Unprepared For The Best
Prevention is better than cure. Knowing this, I go to great pains to advise all prospective mates of my children of the ground rules. The HerMelness ‘Rules of Enragement’ if you will. In the interests of clarity and to avoid ‘a misunderstanding’, I have also been known to provide lists for those of The Gibberish Generation (teenagers) who can read and, for those in the other camp, I am happy to provide pictures (a la ‘The Boy Whisperer’).
But what do you do when, far from getting the worst you are expecting, or at least preparing for, you are confronted with the very best?
One of my daughters brought home ‘the boyfriend’ (the very first) for inspection a few months ago. (Just when you are settling down to a routine in life, The Gibberish Generation find ways to upset your equilibrium.) I was further flummoxed because she approached the whole thing properly and maturely. Something else we insist upon but rarely get at this … er … tender age. Yes, let’s put it that way rather than this ‘dumbass age’. Much more genteel.
“How much do you want?”
“Mum, I’m just calling to say hello, and …”
“… would it be okay if I brought someone home this weekend to meet you and Child No. 4?” (her brother). “He’s someone who is important to me so I thought you should meet him.”
Now, here’s the thing. If she had gone about this introduction the wrong way (ie: I find out from the school board, her snitching little brother, or some woman in the school yard that my child is running around town doing ‘wot-ever’), I would have known exactly what to say to her. A script we all have and dust off frequently:
“What have I told you about approaching me in an open and honest way? Not leave me to find things out like you are some street urchin raised by wharf rats and who doesn’t know better?” [Substitute your own pet and crazed parent analogies here.]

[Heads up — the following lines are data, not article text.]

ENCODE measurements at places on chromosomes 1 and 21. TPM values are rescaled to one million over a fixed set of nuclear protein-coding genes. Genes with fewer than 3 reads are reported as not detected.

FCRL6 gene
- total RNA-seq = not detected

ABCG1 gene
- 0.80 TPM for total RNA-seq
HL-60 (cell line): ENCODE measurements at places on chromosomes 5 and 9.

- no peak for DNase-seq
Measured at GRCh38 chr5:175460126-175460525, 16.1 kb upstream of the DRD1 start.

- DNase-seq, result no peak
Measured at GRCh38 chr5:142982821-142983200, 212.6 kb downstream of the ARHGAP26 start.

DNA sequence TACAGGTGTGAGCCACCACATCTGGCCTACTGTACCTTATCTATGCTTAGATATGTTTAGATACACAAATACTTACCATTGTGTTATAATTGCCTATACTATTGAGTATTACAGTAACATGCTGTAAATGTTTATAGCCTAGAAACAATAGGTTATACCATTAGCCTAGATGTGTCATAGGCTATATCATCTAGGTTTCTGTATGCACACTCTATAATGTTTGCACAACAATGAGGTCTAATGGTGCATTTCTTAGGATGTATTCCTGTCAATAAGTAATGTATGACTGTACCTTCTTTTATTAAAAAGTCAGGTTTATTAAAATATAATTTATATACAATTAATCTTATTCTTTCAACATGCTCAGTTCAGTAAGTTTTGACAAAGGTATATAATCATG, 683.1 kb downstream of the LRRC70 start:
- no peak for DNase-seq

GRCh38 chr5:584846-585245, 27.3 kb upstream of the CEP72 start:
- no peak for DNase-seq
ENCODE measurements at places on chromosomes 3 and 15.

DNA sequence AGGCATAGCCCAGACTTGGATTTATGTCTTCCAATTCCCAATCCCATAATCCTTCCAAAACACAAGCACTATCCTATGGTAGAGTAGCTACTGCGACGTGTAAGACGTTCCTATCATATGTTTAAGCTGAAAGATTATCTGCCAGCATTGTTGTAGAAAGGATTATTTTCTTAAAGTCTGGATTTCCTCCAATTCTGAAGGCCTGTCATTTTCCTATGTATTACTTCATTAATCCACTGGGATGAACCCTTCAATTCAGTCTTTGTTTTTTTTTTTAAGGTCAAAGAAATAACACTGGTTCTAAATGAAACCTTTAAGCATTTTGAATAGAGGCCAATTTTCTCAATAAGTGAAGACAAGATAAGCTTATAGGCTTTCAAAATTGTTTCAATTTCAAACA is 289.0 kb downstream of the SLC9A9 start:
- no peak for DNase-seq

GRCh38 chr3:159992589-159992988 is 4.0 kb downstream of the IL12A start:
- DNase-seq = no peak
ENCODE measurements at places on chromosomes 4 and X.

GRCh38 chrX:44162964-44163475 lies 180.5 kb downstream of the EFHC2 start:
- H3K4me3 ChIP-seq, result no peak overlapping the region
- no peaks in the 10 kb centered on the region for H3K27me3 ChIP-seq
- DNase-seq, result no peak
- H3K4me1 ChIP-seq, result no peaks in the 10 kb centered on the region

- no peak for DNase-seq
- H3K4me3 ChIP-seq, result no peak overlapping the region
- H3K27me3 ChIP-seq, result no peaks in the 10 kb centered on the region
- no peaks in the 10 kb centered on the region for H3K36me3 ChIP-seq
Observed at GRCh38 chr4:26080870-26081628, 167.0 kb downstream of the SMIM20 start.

Instead, on this occasion, my mind scrabbled for a script I didn’t have. The script when they do exactly as you ask. The script where they do things properly.
I remember mumbling something along the lines of “Uh huh.” and “How are your studies going?” while my mind was saying:
“OH MY GOD. I’M NOT READY TO MEET MY BABY GIRL’S FIRST ‘BOYFRIEND’. I CAN’T COPE. QUICK, HIDE.”
The other thing I was unprepared for was to actually like the person she brought through my front door. Her young man was (seemingly) very polite, measured and with an obviously marked regard for my daughter. I say ‘seemingly’ because these dudes are crafty. They come in ‘mom disguise’ like Ninjas, but what they can’t know is I trained those Ninjas so there isn’t much going to get past me.
I remember being staggered over the weekend that this man-child naturally and organically waited for me to be seated at the dining table before he sat down. Did not pick up his knife and fork or start eating before his hostess had started. What???? Someone pinch me.
Since ‘character is something we do in the dark’ (can’t remember who said that), I did try to catch him out to no avail. It seemed these manners were ingrained. (Big shout-out to his parents.)
So, when there was a hint of my daughter breaking up with this young man, I was aghast.
I wanted to shout.
“Let’s keep him. I’ve got used to this one and I don’t want to roll the dice on what the next one will be like. “PLEASE DON’T MAKE ME GO THROUGH IT ALL AGAIN.”
A reaction which surprised me, and another situation for which I had no pat response.
What have I learnt?
Well, that in continually urging our children to ‘come right’, as my Grandmother used to say, let’s ensure we have appropriate scripts in store for when they do. Give young people the benefit of the doubt sometimes and actively prepare for the best. That is what I’ve learnt.
HMS HerMelness Speaks (aka Ninja Warrior Extraordinaire)